This is part of a blog post series I am writing about functional programming.
Imperative and Declarative programming are two different styles we can use when writing code. Let’s use an example to understand each style.
We will write a function that takes an array of numbers and returns the sum of all of them:
In the imperative style we create a result variable initialized as 0 and then loop through the array. For each element in the array we will mutate the result variable appending the current element to it. At the end we return that result.
In the declarative style we take the array of numbers and Aggregate then using a simple sum. To achieve this we use the Aggregate function from C# linq. The function takes an initial value -the seed- which is 0 in our case. I kept the same variable names as in the declarative style so we can compare them easily.
By the way, Aggregate is usually called reduce in other languages, it’s just microsoft trying to be different..
DISCLAIMERS: The seed in Aggregate is optional, so it could be omitted in the example since the default of int in C# is 0. Also, there is already a Sum function in Linq which could simplify this code, but this is not the goal of this blogpost, I just wanted to compare both styles.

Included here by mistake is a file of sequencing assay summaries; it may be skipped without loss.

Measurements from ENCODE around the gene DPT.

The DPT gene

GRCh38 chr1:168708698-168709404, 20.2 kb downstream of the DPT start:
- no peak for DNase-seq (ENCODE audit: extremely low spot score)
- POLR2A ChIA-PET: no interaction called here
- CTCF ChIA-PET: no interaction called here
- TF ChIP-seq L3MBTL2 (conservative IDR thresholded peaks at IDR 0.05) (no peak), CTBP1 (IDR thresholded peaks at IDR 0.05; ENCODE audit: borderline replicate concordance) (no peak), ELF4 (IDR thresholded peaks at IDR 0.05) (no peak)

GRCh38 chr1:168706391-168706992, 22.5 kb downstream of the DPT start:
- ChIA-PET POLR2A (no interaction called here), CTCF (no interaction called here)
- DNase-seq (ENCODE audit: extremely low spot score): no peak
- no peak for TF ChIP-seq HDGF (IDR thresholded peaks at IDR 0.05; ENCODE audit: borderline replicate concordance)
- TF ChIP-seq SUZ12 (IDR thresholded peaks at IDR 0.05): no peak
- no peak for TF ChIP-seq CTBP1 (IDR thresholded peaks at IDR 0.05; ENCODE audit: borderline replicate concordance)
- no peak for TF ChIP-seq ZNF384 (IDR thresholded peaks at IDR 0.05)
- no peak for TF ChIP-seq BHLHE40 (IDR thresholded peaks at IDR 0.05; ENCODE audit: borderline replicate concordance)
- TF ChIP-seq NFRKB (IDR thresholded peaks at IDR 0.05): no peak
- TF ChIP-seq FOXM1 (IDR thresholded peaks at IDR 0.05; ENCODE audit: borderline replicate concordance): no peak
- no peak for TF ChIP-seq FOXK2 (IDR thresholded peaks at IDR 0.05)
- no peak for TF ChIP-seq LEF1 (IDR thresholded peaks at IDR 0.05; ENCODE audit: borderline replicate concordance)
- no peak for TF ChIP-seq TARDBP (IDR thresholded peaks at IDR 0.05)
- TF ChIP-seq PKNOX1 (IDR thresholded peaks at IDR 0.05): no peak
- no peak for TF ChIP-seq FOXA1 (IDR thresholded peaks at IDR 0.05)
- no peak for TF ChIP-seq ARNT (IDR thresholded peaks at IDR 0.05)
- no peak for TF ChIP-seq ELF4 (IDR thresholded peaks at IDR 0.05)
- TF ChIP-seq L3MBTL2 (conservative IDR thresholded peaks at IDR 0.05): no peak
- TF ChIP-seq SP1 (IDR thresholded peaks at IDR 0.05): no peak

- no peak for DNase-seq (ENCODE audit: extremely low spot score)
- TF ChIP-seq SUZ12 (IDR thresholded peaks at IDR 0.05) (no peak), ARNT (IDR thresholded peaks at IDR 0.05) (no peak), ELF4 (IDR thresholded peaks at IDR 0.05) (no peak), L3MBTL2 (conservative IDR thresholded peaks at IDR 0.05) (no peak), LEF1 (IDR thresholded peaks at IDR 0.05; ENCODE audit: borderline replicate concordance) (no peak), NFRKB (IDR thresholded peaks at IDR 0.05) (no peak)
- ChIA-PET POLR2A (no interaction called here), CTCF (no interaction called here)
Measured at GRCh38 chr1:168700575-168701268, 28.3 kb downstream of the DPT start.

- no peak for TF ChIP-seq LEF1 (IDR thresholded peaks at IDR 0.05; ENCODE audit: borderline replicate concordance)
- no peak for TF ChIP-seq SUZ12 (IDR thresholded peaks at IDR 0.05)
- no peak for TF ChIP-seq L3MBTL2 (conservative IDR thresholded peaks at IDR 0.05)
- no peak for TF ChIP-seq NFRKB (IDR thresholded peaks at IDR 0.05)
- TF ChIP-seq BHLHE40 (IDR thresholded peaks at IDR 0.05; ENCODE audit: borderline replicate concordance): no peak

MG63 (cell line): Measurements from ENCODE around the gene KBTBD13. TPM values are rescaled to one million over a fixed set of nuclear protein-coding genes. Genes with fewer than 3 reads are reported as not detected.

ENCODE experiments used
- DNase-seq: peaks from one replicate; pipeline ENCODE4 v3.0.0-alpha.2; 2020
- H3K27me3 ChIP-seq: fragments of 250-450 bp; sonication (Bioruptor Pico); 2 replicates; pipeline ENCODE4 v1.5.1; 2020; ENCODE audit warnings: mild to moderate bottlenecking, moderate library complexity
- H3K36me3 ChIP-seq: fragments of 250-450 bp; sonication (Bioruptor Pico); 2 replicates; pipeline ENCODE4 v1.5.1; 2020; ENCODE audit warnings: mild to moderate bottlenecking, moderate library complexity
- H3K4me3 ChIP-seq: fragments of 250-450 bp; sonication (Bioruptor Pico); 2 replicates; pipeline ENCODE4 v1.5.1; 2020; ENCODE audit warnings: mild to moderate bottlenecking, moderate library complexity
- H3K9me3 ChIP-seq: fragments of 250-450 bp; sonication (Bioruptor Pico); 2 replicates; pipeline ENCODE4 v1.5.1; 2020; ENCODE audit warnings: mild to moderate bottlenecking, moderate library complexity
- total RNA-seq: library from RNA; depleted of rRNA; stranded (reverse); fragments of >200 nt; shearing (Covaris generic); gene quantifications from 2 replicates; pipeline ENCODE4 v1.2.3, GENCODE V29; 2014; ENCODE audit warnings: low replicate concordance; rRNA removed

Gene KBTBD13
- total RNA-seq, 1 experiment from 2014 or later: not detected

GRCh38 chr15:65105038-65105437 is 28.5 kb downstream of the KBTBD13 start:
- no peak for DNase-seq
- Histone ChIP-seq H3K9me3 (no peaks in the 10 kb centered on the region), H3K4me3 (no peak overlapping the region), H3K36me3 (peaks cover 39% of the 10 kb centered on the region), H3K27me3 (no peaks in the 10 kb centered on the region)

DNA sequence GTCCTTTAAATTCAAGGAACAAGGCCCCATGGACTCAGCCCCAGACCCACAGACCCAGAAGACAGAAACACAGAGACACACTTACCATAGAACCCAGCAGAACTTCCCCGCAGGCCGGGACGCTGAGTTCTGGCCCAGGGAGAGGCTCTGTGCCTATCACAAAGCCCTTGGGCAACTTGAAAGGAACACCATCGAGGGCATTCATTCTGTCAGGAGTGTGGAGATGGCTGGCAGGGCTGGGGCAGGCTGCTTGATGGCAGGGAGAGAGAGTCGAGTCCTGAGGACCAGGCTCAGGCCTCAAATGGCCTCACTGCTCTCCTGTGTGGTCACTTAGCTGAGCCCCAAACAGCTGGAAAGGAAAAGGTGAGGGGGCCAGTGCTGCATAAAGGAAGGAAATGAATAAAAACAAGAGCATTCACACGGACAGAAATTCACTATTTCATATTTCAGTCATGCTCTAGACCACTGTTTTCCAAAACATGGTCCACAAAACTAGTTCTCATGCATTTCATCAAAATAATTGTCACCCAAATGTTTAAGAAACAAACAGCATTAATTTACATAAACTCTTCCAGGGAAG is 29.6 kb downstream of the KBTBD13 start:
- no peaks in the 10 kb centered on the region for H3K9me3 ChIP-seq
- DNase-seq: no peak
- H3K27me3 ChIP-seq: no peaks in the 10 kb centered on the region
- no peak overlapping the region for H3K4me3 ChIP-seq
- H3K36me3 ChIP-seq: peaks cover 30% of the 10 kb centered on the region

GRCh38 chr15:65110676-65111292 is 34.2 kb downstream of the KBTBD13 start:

What vs How
The declarative style is more expressive than the imperative one. The declarative code tells WHAT my code is doing while the imperative tells me HOW my code is achieving something. When reading the imperative code I have to infer the WHAT from it. This is a problem. I don’t really care about the how, I just care about the what!
Declarative code is functional
Another big drawback of imperative programming is that it forces you to relay a lot on mutation and loops, two things that we won’t be able to use when working with pure functional languages.
First step towards functional
You can force yourself to write declarative style code by simpling following the rule of writing no loops. We will explore that in a later post.